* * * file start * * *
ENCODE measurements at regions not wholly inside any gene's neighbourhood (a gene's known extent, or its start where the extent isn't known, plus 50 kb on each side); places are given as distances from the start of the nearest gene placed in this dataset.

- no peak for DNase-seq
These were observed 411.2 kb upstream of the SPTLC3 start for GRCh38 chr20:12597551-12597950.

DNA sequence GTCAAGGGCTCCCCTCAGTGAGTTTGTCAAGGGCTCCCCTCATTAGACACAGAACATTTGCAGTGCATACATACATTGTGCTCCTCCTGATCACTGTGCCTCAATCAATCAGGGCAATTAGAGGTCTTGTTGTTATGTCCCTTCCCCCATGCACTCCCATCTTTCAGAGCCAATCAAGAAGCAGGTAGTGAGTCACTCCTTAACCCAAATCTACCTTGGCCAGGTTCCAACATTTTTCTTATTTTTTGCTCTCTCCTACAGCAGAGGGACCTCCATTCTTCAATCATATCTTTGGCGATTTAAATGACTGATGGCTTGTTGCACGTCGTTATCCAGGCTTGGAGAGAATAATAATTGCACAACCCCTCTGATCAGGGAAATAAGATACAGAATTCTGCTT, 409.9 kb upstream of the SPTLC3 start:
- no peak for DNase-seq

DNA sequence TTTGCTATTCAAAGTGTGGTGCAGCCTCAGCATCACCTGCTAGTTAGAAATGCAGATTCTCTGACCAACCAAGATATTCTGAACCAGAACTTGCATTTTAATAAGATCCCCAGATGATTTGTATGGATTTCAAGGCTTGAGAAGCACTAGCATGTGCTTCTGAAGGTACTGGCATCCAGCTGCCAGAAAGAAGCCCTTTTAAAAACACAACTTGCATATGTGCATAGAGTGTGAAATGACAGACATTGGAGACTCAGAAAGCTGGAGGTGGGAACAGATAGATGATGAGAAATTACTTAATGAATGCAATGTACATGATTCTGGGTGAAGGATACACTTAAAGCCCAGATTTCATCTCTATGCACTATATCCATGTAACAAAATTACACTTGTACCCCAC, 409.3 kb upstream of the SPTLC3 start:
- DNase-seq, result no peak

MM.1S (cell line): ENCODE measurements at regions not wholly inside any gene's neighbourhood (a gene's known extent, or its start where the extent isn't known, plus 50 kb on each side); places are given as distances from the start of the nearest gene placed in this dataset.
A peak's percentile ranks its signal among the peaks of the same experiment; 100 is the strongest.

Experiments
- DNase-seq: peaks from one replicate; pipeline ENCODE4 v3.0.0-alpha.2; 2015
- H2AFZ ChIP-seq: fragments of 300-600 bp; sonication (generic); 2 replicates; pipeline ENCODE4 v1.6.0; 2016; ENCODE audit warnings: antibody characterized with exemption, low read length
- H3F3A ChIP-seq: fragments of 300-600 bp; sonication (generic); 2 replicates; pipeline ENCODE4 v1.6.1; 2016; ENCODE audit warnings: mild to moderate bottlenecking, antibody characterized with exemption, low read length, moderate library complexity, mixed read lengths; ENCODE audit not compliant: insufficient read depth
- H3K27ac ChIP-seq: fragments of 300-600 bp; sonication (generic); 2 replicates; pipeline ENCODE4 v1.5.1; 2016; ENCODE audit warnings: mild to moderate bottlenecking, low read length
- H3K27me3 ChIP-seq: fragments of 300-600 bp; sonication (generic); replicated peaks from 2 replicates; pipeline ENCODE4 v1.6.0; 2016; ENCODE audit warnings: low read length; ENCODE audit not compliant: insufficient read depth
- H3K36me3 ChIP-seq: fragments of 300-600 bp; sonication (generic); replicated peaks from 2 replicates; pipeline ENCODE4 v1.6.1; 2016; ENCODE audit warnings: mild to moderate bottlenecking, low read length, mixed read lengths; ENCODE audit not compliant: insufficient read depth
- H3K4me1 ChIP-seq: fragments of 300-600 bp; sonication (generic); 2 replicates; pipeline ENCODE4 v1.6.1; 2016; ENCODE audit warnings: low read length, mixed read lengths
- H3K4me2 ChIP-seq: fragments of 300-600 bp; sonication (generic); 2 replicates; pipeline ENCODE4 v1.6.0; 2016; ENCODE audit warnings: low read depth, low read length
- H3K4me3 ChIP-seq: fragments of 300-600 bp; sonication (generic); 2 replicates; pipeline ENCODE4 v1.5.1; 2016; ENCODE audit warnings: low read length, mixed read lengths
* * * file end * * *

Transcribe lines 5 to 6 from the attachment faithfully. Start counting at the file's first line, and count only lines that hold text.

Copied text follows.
- no peak for DNase-seq

DNA sequence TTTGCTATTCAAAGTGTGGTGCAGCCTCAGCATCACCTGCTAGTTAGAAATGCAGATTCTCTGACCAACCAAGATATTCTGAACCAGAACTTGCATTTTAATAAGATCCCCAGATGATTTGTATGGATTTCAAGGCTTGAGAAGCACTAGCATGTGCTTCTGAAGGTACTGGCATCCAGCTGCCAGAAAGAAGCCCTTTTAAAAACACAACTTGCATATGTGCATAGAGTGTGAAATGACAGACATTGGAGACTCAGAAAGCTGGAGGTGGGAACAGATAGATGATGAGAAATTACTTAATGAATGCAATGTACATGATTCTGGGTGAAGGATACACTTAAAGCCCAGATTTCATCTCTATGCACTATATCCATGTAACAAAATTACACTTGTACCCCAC, 409.3 kb upstream of the SPTLC3 start: